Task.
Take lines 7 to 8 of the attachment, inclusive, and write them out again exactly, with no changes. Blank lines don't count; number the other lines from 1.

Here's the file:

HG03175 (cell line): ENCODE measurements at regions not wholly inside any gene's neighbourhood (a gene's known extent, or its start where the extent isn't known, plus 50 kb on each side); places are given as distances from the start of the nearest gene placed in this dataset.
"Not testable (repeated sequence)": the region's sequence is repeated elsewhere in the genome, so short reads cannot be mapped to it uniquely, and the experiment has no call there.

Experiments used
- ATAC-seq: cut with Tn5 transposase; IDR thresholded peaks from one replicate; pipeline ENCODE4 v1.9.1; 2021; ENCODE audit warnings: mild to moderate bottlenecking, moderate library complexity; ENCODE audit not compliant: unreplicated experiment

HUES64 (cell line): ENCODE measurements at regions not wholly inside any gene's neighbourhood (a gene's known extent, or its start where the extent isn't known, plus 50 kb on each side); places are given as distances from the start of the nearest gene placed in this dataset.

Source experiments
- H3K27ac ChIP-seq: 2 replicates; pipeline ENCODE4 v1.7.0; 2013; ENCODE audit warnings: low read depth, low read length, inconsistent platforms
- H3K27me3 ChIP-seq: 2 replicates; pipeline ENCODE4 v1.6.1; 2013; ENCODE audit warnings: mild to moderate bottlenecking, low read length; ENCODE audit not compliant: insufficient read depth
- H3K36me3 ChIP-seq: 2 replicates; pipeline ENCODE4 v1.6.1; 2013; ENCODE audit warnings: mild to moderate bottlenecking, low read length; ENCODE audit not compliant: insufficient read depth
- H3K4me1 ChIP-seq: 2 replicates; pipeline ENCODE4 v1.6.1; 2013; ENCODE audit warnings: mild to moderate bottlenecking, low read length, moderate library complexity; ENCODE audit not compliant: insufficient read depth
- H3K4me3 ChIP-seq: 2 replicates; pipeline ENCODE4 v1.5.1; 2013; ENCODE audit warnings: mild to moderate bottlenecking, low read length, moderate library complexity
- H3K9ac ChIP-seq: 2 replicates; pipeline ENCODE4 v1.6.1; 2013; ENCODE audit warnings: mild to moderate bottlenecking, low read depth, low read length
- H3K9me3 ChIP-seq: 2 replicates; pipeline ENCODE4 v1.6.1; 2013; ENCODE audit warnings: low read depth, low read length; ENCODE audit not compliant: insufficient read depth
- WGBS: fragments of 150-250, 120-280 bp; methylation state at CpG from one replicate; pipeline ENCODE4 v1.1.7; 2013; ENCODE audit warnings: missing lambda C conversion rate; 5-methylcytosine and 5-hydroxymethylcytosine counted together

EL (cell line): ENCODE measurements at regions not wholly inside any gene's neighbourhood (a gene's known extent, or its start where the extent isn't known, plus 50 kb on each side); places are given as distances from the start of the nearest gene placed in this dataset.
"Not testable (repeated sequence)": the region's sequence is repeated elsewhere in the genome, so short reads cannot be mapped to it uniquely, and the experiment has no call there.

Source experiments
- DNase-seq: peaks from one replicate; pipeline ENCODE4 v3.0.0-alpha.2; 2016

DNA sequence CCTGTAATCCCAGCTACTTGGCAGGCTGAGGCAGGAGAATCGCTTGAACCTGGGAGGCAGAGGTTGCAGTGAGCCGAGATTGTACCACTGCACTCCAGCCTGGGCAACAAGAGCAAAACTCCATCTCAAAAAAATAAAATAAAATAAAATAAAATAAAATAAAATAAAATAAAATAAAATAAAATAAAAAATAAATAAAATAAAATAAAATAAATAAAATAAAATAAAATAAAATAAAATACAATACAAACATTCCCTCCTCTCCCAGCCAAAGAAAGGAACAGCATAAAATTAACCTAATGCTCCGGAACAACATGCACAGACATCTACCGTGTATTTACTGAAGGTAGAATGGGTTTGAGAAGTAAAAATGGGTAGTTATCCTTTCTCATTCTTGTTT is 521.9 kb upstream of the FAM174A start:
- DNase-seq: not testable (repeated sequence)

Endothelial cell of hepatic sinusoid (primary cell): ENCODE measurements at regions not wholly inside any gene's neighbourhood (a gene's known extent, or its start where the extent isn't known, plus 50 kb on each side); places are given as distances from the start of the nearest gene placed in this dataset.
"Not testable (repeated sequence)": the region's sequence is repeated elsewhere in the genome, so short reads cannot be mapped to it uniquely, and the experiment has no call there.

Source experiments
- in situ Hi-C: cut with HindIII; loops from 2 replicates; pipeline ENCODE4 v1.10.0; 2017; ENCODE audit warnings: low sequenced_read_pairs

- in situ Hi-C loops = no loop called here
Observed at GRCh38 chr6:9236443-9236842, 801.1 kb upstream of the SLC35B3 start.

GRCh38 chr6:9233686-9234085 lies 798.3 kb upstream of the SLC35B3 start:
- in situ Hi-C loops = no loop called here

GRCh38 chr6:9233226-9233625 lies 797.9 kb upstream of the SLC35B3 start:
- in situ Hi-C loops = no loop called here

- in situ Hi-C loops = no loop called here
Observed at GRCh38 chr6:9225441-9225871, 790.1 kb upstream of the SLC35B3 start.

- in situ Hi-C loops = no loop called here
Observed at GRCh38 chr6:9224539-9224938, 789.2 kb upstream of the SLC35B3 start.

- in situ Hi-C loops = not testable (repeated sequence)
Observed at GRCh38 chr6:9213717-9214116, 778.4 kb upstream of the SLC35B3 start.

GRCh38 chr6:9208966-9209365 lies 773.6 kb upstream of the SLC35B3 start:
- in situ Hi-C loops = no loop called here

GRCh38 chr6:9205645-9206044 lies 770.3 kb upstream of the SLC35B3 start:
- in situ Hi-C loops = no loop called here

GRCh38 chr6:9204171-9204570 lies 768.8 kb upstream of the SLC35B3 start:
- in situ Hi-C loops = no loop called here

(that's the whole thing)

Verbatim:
- H3K27ac ChIP-seq: 2 replicates; pipeline ENCODE4 v1.7.0; 2013; ENCODE audit warnings: low read depth, low read length, inconsistent platforms
- H3K27me3 ChIP-seq: 2 replicates; pipeline ENCODE4 v1.6.1; 2013; ENCODE audit warnings: mild to moderate bottlenecking, low read length; ENCODE audit not compliant: insufficient read depth